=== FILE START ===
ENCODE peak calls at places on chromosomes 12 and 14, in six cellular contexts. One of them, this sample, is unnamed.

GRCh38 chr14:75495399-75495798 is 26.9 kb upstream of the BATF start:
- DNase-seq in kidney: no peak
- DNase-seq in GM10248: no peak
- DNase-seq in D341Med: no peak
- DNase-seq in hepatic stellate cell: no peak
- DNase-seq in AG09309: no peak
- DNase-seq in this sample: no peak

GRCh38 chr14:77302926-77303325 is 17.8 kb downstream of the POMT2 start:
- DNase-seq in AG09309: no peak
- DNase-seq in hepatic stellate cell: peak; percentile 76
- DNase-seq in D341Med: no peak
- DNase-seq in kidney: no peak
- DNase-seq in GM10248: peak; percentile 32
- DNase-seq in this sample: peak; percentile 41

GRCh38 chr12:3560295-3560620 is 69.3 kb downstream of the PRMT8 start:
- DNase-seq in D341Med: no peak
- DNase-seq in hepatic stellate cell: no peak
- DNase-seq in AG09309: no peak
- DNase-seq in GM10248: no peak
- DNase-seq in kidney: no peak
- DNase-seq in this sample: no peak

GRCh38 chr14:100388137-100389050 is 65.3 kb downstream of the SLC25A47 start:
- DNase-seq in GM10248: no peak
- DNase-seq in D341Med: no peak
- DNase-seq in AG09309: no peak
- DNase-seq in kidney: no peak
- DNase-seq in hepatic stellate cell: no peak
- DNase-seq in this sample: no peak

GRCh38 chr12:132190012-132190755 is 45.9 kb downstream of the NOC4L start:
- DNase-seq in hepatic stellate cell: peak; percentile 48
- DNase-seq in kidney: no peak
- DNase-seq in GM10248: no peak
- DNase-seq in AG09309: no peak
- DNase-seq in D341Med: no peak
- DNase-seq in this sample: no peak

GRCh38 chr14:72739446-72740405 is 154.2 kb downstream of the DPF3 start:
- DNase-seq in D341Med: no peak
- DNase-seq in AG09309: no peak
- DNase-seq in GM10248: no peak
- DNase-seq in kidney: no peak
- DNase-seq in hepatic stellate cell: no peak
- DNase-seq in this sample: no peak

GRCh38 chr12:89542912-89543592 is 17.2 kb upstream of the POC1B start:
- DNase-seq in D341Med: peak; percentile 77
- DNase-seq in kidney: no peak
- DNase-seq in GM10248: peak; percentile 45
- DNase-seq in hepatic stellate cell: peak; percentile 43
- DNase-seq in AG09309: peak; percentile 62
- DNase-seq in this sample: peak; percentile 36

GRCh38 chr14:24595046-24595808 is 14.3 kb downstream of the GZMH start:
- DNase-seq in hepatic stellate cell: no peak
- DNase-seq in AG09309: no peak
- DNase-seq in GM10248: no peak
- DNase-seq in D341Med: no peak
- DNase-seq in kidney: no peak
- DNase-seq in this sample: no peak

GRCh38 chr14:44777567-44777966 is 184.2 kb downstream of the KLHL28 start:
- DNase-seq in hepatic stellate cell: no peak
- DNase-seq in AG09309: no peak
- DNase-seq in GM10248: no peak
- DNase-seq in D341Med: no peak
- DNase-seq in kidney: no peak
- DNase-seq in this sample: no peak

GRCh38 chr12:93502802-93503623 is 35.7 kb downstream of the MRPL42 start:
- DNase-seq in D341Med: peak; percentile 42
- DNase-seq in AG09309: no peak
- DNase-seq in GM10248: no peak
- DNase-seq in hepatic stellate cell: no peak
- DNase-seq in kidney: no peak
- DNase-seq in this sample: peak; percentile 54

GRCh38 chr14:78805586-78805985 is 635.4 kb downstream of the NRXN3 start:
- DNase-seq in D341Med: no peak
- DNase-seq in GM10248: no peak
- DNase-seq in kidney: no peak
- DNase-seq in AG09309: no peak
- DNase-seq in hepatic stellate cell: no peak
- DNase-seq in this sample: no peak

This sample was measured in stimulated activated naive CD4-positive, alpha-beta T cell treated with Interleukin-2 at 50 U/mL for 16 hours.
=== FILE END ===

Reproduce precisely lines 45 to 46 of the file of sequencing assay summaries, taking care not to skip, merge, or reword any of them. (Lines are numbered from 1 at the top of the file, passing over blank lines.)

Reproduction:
- DNase-seq in D341Med: peak; percentile 77
- DNase-seq in kidney: no peak